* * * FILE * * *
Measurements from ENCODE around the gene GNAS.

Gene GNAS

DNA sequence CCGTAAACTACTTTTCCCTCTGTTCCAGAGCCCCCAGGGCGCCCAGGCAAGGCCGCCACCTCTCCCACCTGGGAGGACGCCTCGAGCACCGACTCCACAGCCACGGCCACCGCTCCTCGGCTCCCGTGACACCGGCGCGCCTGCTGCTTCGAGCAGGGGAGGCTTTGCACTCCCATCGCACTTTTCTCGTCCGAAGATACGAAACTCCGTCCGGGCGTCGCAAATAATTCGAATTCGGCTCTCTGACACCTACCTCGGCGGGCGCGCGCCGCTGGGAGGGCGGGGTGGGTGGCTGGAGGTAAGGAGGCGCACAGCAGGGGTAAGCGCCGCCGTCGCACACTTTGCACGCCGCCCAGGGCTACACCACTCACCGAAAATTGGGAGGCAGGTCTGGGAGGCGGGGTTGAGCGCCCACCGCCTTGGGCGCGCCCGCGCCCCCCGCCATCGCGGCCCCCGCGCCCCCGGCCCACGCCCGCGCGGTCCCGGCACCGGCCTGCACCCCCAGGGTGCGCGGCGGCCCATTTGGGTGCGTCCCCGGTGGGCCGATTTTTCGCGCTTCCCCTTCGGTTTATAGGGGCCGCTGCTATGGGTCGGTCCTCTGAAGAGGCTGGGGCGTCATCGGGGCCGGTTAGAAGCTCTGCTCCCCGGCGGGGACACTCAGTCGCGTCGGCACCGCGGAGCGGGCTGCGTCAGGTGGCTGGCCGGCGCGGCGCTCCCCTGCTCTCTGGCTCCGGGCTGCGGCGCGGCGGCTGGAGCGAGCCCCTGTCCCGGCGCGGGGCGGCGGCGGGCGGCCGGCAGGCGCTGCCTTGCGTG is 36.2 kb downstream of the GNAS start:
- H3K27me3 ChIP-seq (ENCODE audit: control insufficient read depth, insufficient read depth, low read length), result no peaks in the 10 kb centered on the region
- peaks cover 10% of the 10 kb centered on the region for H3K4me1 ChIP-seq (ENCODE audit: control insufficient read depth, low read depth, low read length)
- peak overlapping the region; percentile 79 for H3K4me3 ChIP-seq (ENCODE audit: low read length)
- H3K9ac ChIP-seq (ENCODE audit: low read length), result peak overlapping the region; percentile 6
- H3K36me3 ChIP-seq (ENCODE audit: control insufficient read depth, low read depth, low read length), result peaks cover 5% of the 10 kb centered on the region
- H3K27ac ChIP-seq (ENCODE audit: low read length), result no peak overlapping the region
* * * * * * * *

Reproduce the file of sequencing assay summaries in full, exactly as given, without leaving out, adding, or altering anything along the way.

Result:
Measurements from ENCODE around the gene GNAS.

Gene GNAS

DNA sequence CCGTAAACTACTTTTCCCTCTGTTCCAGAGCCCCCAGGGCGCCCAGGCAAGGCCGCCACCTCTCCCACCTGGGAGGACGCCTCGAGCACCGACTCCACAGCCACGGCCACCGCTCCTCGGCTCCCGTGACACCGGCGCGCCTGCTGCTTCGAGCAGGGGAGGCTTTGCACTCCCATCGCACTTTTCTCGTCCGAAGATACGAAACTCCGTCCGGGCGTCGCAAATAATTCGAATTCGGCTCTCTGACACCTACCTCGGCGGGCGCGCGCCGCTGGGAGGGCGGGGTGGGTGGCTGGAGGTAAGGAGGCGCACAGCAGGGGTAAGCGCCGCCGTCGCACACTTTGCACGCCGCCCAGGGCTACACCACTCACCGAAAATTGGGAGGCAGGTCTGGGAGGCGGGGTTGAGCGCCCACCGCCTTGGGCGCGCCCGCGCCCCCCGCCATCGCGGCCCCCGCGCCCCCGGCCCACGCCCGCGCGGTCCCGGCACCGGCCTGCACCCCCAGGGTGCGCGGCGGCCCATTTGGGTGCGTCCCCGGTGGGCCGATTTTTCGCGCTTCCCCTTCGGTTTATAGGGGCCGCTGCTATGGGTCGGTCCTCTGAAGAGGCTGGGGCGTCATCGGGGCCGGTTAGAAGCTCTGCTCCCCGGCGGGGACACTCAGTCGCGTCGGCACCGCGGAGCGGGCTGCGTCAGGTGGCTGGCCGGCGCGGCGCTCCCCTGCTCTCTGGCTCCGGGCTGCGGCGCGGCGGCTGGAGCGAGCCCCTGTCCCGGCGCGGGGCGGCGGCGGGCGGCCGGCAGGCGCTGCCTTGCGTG is 36.2 kb downstream of the GNAS start:
- H3K27me3 ChIP-seq (ENCODE audit: control insufficient read depth, insufficient read depth, low read length), result no peaks in the 10 kb centered on the region
- peaks cover 10% of the 10 kb centered on the region for H3K4me1 ChIP-seq (ENCODE audit: control insufficient read depth, low read depth, low read length)
- peak overlapping the region; percentile 79 for H3K4me3 ChIP-seq (ENCODE audit: low read length)
- H3K9ac ChIP-seq (ENCODE audit: low read length), result peak overlapping the region; percentile 6
- H3K36me3 ChIP-seq (ENCODE audit: control insufficient read depth, low read depth, low read length), result peaks cover 5% of the 10 kb centered on the region
- H3K27ac ChIP-seq (ENCODE audit: low read length), result no peak overlapping the region